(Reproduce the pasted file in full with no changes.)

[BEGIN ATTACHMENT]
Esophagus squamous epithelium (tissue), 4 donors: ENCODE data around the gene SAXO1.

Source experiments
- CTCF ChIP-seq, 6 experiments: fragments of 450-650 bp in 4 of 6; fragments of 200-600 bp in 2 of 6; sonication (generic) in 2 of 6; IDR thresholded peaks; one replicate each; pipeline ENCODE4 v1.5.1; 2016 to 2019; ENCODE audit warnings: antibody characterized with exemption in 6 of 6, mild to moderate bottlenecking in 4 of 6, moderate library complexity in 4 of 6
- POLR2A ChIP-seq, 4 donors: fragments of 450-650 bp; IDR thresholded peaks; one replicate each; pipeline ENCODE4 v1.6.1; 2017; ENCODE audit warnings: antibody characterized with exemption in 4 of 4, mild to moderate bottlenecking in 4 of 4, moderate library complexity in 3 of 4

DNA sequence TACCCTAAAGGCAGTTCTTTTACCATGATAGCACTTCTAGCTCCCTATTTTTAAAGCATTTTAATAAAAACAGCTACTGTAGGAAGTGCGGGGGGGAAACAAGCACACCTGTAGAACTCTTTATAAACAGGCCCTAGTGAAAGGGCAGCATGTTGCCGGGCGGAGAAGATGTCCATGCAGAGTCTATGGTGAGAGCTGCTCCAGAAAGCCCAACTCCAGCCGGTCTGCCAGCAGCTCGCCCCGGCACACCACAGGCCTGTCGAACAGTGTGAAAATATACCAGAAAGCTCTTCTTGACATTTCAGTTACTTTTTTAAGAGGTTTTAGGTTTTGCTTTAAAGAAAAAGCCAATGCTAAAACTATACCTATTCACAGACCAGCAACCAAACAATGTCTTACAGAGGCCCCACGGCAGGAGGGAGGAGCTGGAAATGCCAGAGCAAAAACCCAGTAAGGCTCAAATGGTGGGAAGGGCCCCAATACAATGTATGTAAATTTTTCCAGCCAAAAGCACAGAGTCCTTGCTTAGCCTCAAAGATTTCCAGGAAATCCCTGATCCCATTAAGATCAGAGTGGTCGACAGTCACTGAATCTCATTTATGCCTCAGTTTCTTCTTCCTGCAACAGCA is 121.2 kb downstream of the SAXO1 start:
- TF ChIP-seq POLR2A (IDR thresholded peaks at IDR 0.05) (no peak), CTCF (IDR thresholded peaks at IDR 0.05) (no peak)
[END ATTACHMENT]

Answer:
Esophagus squamous epithelium (tissue), 4 donors: ENCODE data around the gene SAXO1.

Source experiments
- CTCF ChIP-seq, 6 experiments: fragments of 450-650 bp in 4 of 6; fragments of 200-600 bp in 2 of 6; sonication (generic) in 2 of 6; IDR thresholded peaks; one replicate each; pipeline ENCODE4 v1.5.1; 2016 to 2019; ENCODE audit warnings: antibody characterized with exemption in 6 of 6, mild to moderate bottlenecking in 4 of 6, moderate library complexity in 4 of 6
- POLR2A ChIP-seq, 4 donors: fragments of 450-650 bp; IDR thresholded peaks; one replicate each; pipeline ENCODE4 v1.6.1; 2017; ENCODE audit warnings: antibody characterized with exemption in 4 of 4, mild to moderate bottlenecking in 4 of 4, moderate library complexity in 3 of 4

DNA sequence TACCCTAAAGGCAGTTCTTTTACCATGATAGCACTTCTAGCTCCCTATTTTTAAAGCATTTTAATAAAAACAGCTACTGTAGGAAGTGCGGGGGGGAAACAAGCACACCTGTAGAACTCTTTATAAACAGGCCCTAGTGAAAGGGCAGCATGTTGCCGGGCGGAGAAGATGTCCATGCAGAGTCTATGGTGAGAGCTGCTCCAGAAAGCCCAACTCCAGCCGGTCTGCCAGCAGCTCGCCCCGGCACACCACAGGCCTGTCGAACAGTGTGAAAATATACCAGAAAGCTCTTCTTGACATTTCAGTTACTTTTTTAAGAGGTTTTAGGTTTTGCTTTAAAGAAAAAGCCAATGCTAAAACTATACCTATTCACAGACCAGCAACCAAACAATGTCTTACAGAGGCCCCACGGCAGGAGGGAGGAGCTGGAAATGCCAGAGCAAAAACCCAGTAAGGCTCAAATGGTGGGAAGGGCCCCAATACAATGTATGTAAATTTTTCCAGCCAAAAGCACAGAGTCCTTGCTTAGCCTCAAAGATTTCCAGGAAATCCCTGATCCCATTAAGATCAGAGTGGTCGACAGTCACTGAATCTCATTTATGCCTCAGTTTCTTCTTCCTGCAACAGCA is 121.2 kb downstream of the SAXO1 start:
- TF ChIP-seq POLR2A (IDR thresholded peaks at IDR 0.05) (no peak), CTCF (IDR thresholded peaks at IDR 0.05) (no peak)